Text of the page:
This summer, farmers markets are sprouting up like cucumbers and tomatoes.
A mile off the Allegheny River, in the heart of the historic Market District, rests the Pittsburgh Public Market.A throwback to old-school merchandising where customers can meet and buy directly from a diverse group of vendors in one setting, this indoor market is open year round. With more than two dozen vendors daily, the Pittsburgh Public Market is fully capable of meeting a wide slate of tastes with contributions from local farms, bakeries, restaurants and breweries.
The Public Market is one of more than a dozen farmers markets available to locals this summer. Farmers at Firehouse on Penn Avenue represents the city’s largest organic market, this year adding Millie’s Homemade Ice Cream to its roster. Bedner’s Farm and Greenhouse on Bower Hill Road is a family run business with a variety of services, including a winery.
Nancy Bianchi, who works at Bedner’s, said the farm offers a myriad of options, from a friendly staff to homegrown beef and produce.
“It’s all one stop from farm to market,” said Bianchi.
And the list of markets doesn’t end there.
Grow Pittsburgh is a non-profit organization that teaches people how to plant and grow food for themselves and their community. The Citiparks Farmers Markets are open in seven locations between May and June, including Squirrel Hill, East Liberty, South Side, Carrick, Beechview, Downtown and North Side, promising fresh produce, meat, cheese and assorted baked goods.
Often, these places can feel like walking into a picturesque movie scene. Farmers markets boast produce that is fresh and flavorful, with a value on regional promotion, variety, lower prices and, perhaps most emphatically, a healthier selection of food. Also, having so many small vendors in one area helps local businesses capture patrons as they aimlessly stroll through the markets.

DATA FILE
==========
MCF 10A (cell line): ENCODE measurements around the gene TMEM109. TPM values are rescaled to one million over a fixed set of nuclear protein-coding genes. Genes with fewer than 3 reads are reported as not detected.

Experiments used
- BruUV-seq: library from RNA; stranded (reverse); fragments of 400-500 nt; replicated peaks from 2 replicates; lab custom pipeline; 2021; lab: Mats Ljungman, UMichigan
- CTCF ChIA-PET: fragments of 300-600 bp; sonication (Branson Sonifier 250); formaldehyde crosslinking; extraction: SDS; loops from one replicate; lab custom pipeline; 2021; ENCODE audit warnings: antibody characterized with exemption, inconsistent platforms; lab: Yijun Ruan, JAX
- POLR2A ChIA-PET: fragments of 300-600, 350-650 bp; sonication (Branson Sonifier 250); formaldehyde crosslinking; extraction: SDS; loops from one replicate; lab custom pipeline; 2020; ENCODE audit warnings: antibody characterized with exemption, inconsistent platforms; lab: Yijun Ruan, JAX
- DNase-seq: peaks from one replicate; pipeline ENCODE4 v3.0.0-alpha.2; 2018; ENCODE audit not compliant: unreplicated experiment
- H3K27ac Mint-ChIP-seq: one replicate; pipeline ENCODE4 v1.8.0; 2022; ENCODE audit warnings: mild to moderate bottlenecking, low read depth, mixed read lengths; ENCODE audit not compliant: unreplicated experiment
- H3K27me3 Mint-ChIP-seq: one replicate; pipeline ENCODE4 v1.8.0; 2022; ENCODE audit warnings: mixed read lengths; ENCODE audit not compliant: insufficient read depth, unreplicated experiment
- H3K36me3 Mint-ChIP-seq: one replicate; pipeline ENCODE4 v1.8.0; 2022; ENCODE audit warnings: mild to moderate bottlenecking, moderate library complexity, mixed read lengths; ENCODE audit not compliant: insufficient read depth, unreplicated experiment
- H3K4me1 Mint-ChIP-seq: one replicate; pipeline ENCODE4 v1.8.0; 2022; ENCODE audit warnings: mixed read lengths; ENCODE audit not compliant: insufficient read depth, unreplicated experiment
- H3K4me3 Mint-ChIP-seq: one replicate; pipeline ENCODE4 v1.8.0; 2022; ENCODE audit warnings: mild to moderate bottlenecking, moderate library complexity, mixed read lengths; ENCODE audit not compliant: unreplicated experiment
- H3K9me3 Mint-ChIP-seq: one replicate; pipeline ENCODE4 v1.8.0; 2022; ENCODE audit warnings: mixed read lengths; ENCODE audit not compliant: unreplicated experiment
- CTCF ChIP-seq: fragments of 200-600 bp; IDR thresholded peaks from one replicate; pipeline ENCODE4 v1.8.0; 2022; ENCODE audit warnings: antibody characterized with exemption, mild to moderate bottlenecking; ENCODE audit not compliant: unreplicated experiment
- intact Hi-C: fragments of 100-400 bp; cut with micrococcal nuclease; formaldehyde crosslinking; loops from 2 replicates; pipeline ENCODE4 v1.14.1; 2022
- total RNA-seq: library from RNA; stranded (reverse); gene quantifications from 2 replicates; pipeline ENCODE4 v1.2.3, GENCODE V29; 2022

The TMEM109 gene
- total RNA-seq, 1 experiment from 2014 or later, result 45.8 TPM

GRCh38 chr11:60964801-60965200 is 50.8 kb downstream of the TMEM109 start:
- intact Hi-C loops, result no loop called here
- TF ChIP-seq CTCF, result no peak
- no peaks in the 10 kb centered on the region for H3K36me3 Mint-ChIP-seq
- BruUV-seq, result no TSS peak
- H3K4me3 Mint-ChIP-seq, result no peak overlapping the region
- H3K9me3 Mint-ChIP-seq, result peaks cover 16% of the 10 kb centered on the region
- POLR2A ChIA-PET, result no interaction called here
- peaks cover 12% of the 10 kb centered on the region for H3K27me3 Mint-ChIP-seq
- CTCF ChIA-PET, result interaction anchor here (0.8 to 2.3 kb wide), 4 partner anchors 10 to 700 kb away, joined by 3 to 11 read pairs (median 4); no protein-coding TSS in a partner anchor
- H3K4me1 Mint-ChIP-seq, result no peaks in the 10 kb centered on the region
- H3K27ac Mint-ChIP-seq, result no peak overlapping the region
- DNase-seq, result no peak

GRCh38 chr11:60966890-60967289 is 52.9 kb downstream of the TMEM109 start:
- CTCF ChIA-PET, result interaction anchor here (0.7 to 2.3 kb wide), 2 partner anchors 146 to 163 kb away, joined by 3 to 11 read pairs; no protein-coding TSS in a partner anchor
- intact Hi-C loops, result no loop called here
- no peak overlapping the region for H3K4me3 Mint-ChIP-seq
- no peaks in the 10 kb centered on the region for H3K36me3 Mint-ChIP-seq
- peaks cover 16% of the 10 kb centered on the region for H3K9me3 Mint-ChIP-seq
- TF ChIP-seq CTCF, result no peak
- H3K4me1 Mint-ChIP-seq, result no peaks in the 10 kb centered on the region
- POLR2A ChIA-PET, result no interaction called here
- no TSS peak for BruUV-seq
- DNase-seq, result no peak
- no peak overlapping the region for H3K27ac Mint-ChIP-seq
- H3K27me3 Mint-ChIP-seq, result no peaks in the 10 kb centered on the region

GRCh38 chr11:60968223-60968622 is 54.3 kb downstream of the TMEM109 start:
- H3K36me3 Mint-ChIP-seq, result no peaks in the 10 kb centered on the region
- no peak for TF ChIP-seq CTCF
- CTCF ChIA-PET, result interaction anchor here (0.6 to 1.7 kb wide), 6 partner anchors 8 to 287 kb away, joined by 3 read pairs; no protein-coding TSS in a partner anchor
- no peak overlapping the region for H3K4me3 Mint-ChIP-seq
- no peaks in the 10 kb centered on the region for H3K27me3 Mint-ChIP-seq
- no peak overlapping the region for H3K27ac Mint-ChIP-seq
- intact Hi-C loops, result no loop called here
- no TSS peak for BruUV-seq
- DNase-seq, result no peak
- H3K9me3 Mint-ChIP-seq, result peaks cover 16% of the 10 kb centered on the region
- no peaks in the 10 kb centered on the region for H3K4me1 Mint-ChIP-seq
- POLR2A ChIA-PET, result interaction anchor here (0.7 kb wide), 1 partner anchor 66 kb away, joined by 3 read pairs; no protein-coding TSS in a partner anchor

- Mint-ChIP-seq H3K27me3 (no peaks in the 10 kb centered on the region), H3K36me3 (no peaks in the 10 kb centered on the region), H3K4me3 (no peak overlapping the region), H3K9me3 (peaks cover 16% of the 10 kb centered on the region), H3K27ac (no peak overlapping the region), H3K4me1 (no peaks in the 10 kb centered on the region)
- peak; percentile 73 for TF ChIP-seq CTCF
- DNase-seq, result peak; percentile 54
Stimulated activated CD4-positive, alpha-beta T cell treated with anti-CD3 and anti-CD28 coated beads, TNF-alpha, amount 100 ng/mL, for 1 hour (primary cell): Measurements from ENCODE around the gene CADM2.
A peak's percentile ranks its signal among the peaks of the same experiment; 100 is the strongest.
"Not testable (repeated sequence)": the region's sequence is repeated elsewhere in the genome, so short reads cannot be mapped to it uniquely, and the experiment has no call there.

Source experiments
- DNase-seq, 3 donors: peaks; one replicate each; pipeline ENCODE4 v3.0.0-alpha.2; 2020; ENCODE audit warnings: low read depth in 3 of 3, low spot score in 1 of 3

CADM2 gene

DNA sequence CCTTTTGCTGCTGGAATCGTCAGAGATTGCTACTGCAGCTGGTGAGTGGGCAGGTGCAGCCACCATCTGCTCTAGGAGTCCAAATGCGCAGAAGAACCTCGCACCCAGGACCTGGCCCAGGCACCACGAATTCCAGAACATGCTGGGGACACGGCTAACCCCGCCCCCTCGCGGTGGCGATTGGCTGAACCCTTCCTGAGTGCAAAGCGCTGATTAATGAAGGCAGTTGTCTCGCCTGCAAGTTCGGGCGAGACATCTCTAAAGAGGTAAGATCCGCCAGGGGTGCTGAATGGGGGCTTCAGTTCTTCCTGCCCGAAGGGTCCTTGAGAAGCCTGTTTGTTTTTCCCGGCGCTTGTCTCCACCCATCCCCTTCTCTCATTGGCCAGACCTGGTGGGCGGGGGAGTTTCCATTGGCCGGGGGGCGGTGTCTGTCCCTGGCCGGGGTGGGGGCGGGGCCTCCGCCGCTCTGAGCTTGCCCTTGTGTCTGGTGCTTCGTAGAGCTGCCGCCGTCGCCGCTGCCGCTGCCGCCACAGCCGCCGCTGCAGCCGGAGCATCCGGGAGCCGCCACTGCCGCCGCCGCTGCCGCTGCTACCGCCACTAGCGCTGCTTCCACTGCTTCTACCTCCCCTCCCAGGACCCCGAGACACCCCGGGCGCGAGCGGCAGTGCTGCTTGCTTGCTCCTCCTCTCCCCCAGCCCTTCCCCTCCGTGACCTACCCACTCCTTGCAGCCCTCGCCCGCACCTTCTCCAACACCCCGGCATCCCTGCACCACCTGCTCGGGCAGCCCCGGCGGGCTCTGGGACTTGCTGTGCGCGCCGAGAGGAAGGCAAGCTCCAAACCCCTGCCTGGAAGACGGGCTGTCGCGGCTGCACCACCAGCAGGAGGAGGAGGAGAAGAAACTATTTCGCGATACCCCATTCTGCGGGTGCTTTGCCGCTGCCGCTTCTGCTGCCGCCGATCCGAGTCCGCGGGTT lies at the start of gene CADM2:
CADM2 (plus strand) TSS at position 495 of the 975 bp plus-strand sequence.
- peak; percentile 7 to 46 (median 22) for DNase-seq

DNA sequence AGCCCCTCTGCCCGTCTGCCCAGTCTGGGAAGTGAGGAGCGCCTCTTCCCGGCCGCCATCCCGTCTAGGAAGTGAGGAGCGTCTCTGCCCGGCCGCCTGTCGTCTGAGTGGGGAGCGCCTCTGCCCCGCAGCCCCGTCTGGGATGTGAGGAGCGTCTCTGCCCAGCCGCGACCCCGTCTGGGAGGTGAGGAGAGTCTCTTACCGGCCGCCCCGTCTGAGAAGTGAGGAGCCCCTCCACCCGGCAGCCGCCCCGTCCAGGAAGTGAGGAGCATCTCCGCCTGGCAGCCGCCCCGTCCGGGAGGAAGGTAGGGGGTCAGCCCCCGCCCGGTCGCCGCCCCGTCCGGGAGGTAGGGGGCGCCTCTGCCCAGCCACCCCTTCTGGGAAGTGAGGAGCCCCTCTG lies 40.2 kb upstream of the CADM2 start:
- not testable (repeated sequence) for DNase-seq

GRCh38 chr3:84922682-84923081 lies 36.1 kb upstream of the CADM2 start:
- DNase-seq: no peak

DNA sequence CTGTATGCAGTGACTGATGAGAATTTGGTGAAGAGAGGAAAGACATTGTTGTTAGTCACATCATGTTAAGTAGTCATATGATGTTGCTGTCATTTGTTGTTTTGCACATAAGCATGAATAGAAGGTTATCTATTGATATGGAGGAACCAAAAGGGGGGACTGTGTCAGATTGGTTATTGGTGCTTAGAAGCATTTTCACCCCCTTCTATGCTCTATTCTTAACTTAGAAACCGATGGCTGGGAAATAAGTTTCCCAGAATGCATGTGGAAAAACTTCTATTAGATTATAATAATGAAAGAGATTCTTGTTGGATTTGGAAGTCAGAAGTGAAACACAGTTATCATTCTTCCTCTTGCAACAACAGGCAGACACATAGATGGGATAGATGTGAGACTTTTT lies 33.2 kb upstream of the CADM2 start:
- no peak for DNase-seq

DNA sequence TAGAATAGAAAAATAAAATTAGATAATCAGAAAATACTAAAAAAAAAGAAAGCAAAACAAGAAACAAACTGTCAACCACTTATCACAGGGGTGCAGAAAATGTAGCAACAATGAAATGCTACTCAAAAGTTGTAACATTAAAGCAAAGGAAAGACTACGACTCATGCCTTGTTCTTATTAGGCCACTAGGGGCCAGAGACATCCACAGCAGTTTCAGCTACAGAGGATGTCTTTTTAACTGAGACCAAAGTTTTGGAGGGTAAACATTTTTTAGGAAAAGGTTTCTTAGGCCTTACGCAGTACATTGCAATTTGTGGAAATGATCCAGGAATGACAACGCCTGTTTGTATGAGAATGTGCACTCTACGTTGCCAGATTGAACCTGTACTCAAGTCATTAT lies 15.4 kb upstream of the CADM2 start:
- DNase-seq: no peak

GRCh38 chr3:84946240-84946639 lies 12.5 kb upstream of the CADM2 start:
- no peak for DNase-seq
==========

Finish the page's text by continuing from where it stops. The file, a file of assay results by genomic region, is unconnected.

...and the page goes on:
There’s a science behind the success of these quaint markets, too.
Dr. Kathleen Zatavekas, a nutritionist at UPMC, said farmers markets have less overhead (transportation of produce from vendors to the marketplace) than regular supermarkets. Whereas supermarkets might ship food from all over the country, at farmers markets, there is less time between when the food is harvested and when it’s on sale. This allows farmers to be more patient with the produce.
“Farmers can watch their produce reach its peak of ripeness, a point in which the fruit or vegetable is fully developed and yields the most vitamins and nutrients,” Zatavekas said.
Overhead also influences price. The less time and resources spent to deliver the goods, the less expensive they will be for the customer. At farmers markets, patrons can buy straight from the person that grew and prepared the food.
Farmers markets present a chance for small business exposure, too.
Deanna Soost, owner of Good L’Oven Cookie Shop in Bellevue, a business that specializes in quirky cookies, said that farmers markets are great for local businesses.
“They support us on slower months,” Soost said.
Between holidays, farmers markets help keep her cookies in the public eye. For example, a customer on his way to buy fruit and vegetables might not be able to help himself from stopping for one of her cookies. She currently sells her goods at the Market Square Farmers Market Concert Series, which runs Downtown every Thursday from 10 a.m. to 2 p.m. Something to look for this summer are her traditional cookies and her newer cookie cakes,topped with chocolate chips, Reese’s cups, walnuts or M&Ms.
Farmers markets can also foster a cohesive community dynamic, letting patrons meet and connect with vendors. One can easily pretend they are entering a quaint village where you can hold conversations with small business owners or farmers, rather than the corporate alternative.
If you are from Pittsburgh, local farmers markets represent a chance to support your city and its independent businesses. If you are not from Pittsburgh, they represent a great chance to experience the city and its culture.